The wisdom connection apparent in Ben Sira explains much about the character of ancient biblical interpretation—not only for him, but for his contemporaries and predecessors as well. For when these sages-turned-exegetes approached the Pentateuch, they brought to their reading of it many of the same expectations and interpretive techniques that they had used in reading collections of proverbs and other wisdom compositions. Thus, the full meaning of a proverb was not immediately apparent; its words had to be studied and sifted carefully before they would yield their full significance. So too did all of Scripture have to be scrutinized, since the meaning of a particular word or phrase or prophecy or story might similarly be hidden from view. And just as proverbs were full of lessons for today, so biblical texts, even though they seemed to talk about the past, were likewise understood to have a message for the present; indeed, those two favorite opposites of ancient wisdom, the “righteous” and the “wicked,” might turn out to be embodied in a biblical narrative about the (altogether righteous) Abraham or Jacob, and such (altogether wicked) figures as Lot or Esau. The insights of wise proverbs were part of a single weave of divine wisdom, the great pattern underlying all of reality; even when one proverb seemed to contradict another (see Prov. 26:4–5), there really was no contradiction. Similarly, the Bible, the great compendium of divine wisdom, could contain no real contradiction; careful contemplation of its words would always show that they agree. Finally wisdom, although it was transmitted by different sages in different periods, truly had no human author; these tradents were merely reporting bits and pieces of the great pattern that had been created by God. Similarly, the books of Scripture may be attributed to different authors, but all of them, since they are full of divine wisdom, truly have only one source, God, who guided the human beings responsible for Scripture’s various parts. The various characteristics mentioned here are, it will be noticed, none other than the Four Assumptions shared by all ancient interpreters. It seems likely, therefore, that these common elements all derive from the wisdom heritage of the earliest interpreters, going back at least to the time of Ezra, “a sage skilled in the law of Moses”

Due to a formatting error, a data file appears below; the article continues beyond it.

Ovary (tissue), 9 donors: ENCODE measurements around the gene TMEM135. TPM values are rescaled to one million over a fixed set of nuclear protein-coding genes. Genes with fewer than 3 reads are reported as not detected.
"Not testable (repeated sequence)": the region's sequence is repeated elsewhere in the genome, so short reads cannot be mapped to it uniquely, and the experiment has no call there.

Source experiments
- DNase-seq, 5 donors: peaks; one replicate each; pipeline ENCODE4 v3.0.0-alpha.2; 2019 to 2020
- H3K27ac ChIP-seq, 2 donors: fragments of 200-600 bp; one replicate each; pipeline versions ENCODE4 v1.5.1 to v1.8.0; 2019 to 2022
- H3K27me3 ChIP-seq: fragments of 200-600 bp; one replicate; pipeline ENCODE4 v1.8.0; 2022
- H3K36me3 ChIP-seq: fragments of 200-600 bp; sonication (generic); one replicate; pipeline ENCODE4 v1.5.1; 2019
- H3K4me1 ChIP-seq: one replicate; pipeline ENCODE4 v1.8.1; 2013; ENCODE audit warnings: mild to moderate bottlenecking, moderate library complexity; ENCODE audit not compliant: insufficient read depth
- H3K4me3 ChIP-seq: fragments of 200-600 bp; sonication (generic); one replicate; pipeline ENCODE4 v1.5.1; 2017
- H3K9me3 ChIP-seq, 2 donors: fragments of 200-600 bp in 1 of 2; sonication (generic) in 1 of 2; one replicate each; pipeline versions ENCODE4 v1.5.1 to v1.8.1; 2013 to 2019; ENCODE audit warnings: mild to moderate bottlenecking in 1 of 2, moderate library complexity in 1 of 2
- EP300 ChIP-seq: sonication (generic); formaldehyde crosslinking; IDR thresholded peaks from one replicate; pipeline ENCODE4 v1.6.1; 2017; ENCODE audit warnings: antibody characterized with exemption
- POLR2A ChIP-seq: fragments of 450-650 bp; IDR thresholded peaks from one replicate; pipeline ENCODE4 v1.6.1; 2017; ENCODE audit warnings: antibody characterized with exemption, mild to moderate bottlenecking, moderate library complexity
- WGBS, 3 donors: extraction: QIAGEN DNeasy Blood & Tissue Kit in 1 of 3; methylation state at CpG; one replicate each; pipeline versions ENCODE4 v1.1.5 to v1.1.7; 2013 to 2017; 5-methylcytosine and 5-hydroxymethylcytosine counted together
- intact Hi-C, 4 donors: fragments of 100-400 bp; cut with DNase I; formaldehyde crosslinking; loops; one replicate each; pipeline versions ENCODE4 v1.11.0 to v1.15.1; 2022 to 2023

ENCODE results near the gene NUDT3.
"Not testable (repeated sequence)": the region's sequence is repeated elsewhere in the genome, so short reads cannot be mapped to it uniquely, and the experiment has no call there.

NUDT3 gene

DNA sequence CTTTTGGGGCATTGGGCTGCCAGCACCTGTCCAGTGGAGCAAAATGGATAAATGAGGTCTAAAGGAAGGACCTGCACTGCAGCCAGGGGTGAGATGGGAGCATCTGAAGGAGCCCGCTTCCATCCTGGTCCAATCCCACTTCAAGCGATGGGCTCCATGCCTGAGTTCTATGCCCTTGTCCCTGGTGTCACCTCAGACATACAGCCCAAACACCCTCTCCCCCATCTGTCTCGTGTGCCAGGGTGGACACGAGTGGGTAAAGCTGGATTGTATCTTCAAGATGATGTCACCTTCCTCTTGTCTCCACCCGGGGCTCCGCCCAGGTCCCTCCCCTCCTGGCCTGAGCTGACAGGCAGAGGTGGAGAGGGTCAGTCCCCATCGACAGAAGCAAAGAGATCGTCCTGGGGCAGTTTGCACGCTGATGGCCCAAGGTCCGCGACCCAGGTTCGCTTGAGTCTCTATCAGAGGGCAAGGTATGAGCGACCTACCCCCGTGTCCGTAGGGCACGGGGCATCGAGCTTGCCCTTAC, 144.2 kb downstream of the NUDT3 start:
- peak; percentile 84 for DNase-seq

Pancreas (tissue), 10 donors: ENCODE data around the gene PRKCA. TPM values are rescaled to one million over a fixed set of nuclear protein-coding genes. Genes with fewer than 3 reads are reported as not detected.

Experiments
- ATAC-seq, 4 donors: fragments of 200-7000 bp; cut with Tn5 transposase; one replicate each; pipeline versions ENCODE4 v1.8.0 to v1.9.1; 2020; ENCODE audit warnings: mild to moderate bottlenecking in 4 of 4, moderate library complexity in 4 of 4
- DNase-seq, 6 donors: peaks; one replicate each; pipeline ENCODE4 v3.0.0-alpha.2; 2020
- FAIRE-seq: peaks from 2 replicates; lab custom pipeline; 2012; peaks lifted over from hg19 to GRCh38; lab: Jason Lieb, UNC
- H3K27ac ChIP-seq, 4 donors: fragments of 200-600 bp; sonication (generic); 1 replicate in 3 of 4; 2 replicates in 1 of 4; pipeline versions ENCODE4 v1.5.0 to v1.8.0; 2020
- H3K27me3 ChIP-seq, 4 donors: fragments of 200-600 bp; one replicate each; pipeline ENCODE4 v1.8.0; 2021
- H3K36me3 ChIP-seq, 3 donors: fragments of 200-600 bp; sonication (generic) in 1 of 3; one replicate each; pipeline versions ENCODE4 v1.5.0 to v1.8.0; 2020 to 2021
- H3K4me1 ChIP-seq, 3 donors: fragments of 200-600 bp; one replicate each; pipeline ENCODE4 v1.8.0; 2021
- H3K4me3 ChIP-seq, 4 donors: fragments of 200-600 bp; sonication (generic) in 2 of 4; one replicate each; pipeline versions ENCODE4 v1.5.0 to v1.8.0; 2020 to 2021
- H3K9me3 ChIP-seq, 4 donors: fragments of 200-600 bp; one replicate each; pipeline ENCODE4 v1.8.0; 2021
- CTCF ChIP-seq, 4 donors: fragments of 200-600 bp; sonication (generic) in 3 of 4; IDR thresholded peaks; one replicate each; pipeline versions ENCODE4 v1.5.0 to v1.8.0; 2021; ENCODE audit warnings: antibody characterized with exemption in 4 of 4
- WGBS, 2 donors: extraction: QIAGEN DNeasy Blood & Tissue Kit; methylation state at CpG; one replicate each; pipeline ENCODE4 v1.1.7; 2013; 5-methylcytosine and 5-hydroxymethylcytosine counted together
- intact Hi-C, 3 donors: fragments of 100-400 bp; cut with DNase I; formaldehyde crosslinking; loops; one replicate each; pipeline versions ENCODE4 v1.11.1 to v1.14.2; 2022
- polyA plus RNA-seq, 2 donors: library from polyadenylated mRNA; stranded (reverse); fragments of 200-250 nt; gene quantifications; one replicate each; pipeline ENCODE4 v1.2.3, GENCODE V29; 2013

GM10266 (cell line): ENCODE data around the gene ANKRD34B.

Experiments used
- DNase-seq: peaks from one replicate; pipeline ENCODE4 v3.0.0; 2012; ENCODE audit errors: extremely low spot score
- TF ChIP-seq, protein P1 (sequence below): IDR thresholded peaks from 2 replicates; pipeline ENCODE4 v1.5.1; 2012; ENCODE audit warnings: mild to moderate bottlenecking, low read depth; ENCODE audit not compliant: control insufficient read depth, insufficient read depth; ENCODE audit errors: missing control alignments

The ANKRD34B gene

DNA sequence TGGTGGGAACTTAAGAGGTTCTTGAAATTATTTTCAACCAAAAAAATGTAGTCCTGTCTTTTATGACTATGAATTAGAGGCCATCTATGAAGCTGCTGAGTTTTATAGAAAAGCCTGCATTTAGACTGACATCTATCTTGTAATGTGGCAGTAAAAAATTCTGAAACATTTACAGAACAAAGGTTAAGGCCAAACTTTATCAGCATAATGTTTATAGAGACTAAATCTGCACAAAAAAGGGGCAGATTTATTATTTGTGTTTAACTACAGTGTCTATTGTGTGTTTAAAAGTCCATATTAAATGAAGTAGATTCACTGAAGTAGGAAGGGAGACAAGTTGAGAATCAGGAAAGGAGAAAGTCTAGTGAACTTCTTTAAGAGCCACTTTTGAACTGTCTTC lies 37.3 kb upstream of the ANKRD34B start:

(Ezra 7:6). Although Scripture’s interpreters included people from many different orientations and walks of life, wild-eyed visionaries, priests and temple officials, experts in law and jurisprudence, and so forth—all appear to have been touched by this crucial consilience of scriptural interpretation and ancient Near Eastern wisdom.
Such was biblical interpretation in early Judaism. To modern eyes, some of it may not appear to be interpretation at all; certainly some of the claims made about the meaning of this or that verse or passage seem to us highly fanciful, if not patently apologetic or forced, though in fairness one ought to note that modern biblical commentaries are themselves not entirely free of such traits, even if they are usually more subtle about their intentions. But whatever one’s judgment of the work of these interpreters, their importance can scarcely be gainsaid. It is not just that, as mentioned earlier, they determined the basic way that the Bible would be approached for the next two millennia. Their Four Assumptions continued to be assumed by all interpreters until well after the Renaissance and the Protestant Reformation of the sixteenth century; indeed, they are, to a great extent, still with us today. But still more important was the effect that these ancient interpreters had on their own contemporaries. Had they not succeeded in persuading their listeners that biblical texts did indeed have a message vital to people in their own day; and that the biblical corpus was perfectly consistent and harmonious, free of any error or defect; indeed, that these texts had been given by God for the purpose of guiding humans on their path, if only they were clever enough to understand the hidden meaning of many of its verses—had they not succeeded in getting these basic ideas and this basic approach across through myriad examples of actual interpretations, it seems quite unlikely that the writings of ancient Israel would ever have become what they did, the centerpiece of two great biblical religions, Judaism and Christianity.
The Eerdmans Dictionary of Early Judaism
And I saw what looked like a sea of glass mixed with fire and, standing beside the sea, those who had been victorious over the beast. --- Revelation 15:2